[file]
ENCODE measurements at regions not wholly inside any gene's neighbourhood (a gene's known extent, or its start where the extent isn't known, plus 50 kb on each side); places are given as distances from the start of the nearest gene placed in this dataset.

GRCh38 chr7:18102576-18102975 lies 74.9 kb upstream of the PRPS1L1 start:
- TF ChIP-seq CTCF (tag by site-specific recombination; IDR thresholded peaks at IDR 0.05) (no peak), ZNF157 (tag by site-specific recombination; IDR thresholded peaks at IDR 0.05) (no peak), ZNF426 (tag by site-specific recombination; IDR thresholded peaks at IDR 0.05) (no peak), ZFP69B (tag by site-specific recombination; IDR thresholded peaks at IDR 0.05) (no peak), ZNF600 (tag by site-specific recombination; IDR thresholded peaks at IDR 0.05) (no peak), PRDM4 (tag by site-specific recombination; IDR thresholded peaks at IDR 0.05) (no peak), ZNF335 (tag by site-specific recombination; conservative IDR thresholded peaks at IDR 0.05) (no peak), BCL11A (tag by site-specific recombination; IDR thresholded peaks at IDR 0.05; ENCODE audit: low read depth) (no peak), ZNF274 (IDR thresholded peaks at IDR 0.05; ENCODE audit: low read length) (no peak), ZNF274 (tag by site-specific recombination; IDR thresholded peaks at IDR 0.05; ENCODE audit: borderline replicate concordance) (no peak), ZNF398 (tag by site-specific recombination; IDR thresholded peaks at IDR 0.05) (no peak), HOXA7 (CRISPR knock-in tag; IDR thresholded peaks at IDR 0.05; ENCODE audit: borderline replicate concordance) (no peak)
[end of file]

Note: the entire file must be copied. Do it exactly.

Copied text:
ENCODE measurements at regions not wholly inside any gene's neighbourhood (a gene's known extent, or its start where the extent isn't known, plus 50 kb on each side); places are given as distances from the start of the nearest gene placed in this dataset.

GRCh38 chr7:18102576-18102975 lies 74.9 kb upstream of the PRPS1L1 start:
- TF ChIP-seq CTCF (tag by site-specific recombination; IDR thresholded peaks at IDR 0.05) (no peak), ZNF157 (tag by site-specific recombination; IDR thresholded peaks at IDR 0.05) (no peak), ZNF426 (tag by site-specific recombination; IDR thresholded peaks at IDR 0.05) (no peak), ZFP69B (tag by site-specific recombination; IDR thresholded peaks at IDR 0.05) (no peak), ZNF600 (tag by site-specific recombination; IDR thresholded peaks at IDR 0.05) (no peak), PRDM4 (tag by site-specific recombination; IDR thresholded peaks at IDR 0.05) (no peak), ZNF335 (tag by site-specific recombination; conservative IDR thresholded peaks at IDR 0.05) (no peak), BCL11A (tag by site-specific recombination; IDR thresholded peaks at IDR 0.05; ENCODE audit: low read depth) (no peak), ZNF274 (IDR thresholded peaks at IDR 0.05; ENCODE audit: low read length) (no peak), ZNF274 (tag by site-specific recombination; IDR thresholded peaks at IDR 0.05; ENCODE audit: borderline replicate concordance) (no peak), ZNF398 (tag by site-specific recombination; IDR thresholded peaks at IDR 0.05) (no peak), HOXA7 (CRISPR knock-in tag; IDR thresholded peaks at IDR 0.05; ENCODE audit: borderline replicate concordance) (no peak)